Murine reoviruses (MRVs), like the bordetella bacteria, are also not that particular in which species they choose to reside. They have been isolated from the respiratory tracts of dogs with kennel cough. What part, if any, they play in the disease has yet to be determined.
What Options Does My Veterinarian Have To Treat Kennel Cough And Other Respiratory Tract Disease Symptoms In My Dog?
Once your veterinarian has eliminated non-infectious causes for your dog’s cough, antibiotics are probably something you will leave with.
No surveys I know off list the preferred antibiotics used for kennel cough in the United States. But in Australia, known for its high caliber of veterinary care, doxycycline, amoxicillin/clavulanate (Clavamox®), enrofloxacin (Batryl®), amoxicillin and cephalexin lead the list. (ref) That is not to say that mild cases will not recover without them or that the antibiotics will be of any aid in treating the viral organisms that are most often also involved. In the USA, add chloramphenicol to the list and downgrade Clavamox and ampicillin for the ability of bordetella to resist them. In the USA – other than when it is absolutely necessary – Batryl® is frowned upon in immature dogs because of its possible negative effects on joints that are still developing. In severe cases, some veterinarians have nebulized gentamycin to kennel cough dogs.
The Koret Shelter Medicine Program at Davis discourages the use of prescription cough suppressant (antitussive) medications (like Temaril-P® and Hycodan®) The former contains a steroid that can suppress immune function. The second, a narcotic, can decrease the ability of the respiratory system to clear itself of mucus and debris. Over the counter cough suppressants are not particularly effective. Nor are bronchodilators.
If your dog is running a fever, your veterinarian might prescribe a dog-safe NSAID.
Your veterinarian will probably tell you to give your dog a comfortable warm environment with plenty of rest. The vet might suggest you not do anything that encourages your dog to bark. He/she might tell you to be sure its collar is not to tight and suggest you use a harness rather than a leash until the cough resolves. If poor appetite is a problem, consider a canned or home-cooked diet rather than a dry one.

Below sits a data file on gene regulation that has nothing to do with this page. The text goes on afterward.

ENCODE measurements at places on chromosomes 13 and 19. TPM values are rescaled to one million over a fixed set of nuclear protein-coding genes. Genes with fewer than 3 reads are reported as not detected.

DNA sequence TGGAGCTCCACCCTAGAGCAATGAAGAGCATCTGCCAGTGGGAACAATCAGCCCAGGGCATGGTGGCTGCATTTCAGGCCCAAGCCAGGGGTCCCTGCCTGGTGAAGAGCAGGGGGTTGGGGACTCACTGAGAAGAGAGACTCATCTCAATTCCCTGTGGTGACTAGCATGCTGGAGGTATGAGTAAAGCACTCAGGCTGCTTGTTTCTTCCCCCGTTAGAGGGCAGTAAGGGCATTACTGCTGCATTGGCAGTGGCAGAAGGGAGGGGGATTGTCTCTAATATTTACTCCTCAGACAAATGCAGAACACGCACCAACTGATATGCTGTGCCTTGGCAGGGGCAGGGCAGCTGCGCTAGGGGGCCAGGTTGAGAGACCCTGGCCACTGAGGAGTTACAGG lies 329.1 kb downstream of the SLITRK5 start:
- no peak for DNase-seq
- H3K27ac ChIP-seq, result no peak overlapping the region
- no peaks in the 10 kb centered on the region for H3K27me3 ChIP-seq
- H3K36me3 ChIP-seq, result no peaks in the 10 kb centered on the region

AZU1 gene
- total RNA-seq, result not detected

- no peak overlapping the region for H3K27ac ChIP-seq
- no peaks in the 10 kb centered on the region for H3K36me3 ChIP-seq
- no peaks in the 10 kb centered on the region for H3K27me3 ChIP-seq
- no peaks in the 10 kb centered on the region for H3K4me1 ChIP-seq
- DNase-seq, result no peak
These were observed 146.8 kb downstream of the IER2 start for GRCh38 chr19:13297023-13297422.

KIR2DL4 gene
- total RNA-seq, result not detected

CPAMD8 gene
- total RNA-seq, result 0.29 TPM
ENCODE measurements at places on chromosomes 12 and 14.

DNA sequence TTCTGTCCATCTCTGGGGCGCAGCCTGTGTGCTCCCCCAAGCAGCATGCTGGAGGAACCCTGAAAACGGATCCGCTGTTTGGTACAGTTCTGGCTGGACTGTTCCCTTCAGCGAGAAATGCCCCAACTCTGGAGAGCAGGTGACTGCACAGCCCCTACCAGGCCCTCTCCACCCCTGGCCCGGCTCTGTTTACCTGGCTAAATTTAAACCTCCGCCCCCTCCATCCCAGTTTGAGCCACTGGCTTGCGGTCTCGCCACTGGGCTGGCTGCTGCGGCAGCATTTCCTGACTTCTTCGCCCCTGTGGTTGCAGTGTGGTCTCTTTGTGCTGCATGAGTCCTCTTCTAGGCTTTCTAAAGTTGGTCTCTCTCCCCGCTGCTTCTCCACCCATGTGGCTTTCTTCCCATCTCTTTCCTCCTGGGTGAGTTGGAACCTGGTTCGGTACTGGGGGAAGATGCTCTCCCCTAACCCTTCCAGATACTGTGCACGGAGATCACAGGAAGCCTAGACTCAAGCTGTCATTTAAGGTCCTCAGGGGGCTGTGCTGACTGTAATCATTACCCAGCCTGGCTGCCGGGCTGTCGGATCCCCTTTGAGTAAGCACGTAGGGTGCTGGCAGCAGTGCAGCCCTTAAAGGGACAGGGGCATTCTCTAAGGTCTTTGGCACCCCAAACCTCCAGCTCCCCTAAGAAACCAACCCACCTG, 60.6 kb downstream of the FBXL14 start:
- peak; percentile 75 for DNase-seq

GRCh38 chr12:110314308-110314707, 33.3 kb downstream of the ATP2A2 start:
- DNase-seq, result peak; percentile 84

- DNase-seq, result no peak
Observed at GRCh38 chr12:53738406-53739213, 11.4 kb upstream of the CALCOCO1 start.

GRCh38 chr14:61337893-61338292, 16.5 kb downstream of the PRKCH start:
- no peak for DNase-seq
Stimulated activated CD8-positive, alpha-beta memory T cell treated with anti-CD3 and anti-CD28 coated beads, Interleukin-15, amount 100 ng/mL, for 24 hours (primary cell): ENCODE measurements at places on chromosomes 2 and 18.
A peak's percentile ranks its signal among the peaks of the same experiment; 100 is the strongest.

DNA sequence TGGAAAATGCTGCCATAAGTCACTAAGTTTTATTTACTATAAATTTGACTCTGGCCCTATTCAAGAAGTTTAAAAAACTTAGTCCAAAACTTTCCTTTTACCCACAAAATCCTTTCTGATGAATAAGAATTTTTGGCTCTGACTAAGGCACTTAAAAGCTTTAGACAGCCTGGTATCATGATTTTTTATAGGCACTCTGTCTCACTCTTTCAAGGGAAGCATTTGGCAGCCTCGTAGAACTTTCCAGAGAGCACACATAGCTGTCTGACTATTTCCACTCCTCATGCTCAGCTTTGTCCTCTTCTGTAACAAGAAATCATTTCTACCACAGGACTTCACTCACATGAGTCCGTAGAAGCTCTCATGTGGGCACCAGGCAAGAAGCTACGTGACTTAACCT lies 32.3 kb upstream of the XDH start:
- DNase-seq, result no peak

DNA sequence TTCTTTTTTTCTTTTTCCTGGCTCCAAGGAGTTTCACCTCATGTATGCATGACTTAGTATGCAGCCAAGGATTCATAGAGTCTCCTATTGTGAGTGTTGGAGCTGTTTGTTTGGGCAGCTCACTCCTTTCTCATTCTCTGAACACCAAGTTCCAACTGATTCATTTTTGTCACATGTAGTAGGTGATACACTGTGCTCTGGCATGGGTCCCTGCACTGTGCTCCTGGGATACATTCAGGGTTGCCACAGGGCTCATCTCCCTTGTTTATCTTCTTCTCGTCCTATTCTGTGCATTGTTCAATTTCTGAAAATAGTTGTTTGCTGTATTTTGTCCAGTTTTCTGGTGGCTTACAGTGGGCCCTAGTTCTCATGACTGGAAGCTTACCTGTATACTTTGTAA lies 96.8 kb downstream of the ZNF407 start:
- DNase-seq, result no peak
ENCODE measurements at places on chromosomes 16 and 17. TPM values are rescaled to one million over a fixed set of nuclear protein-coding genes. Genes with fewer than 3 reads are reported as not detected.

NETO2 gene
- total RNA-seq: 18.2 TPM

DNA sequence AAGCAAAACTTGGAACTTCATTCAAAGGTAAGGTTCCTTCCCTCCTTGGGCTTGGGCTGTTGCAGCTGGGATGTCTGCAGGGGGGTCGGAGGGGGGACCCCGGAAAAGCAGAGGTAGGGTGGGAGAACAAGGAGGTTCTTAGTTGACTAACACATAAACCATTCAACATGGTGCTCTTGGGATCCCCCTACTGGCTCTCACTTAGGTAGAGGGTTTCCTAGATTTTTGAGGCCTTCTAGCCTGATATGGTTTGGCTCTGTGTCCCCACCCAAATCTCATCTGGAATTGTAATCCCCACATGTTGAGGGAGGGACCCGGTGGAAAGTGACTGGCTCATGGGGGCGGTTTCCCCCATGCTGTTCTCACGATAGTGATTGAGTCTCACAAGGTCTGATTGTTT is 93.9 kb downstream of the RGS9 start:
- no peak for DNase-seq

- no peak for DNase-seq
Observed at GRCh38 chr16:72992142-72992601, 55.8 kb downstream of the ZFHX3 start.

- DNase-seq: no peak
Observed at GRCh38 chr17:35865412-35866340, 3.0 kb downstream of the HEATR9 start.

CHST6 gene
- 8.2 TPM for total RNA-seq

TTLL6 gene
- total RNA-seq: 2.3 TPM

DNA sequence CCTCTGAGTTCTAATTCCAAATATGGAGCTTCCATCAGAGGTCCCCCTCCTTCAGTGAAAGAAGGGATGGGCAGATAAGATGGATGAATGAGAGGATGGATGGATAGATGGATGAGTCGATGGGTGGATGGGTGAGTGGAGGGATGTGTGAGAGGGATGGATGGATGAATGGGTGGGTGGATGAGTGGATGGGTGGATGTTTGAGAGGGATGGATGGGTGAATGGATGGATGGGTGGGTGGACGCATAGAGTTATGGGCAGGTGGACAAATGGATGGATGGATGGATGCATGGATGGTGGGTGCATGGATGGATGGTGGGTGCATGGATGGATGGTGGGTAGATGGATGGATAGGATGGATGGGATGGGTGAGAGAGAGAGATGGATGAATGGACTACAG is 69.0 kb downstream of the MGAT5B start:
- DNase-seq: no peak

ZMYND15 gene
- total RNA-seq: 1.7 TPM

A call back to your veterinarian is prudent if the problem persists or gets worse. Let them know if the consistency, amount or color of it nasal discharge changes or if its respiratory rate or effort increases. Listlessness is never a good sign.
The vast majority of kennel cough cases resolve without complications. But veterinarians never want the problem to progress to pneumonia – so they will want to keep track of your dog as it recovers.
What Vaccines Are Available To Prevent Kennel Cough And Other Similar Respiratory Diseases?
There are three forms of kennel cough vaccines on the market: intranasal, oral and injectable.
Bronchi-Shield® and Vanguard® B Oral formulas only contain bordetella – offering no protection against the other common causes of kennel cough. The injectable products I am familiar with only offer protection against bordetella as well.
My preference is for the products that are administered in your dog’s nose because the intranasal vaccines against kennel cough that I use protect against bordetella, canine adenovirus-2 and parainfluenza. I believe that they are also more likely to stimulate immunity where it is needed – in your dog’s nose and upper respiratory system. (ref) One study I know of found that that was also the case in dogs. (ref)
Are There Other Ways For Me To Help My Dog Avoid Kennel Cough?
The best prevention is to expose your dog to other non-family dogs as little as possible. Wandering cats can also carry many of these organisms – so keep your cats indoors.
All the situations that would make it more likely for you to catch a cold are the same situations that make it more likely for your dog to catch kennel cough – the only way the virus travels to your dog is through another dog and anything that lowers your pet’s resistance increases its susceptibility.
One study, quoted by the U. Wisconsin Veterinary School, showed that each day in a shelter increased the risk of kennel cough by 3%
Some believe that intranasal kennel cough vaccines give immediate protection through their stimulation of local immunity. But shots and oral vaccines given less than 7-10 days before your dog enters a boarding kennel or other high-density-dog environment offer your pet little if any immediate protection
I suppose that if some of the oral vaccine makes its way into your dog’s respiratory tract rather than its stomach, it might be of some immediate value as well.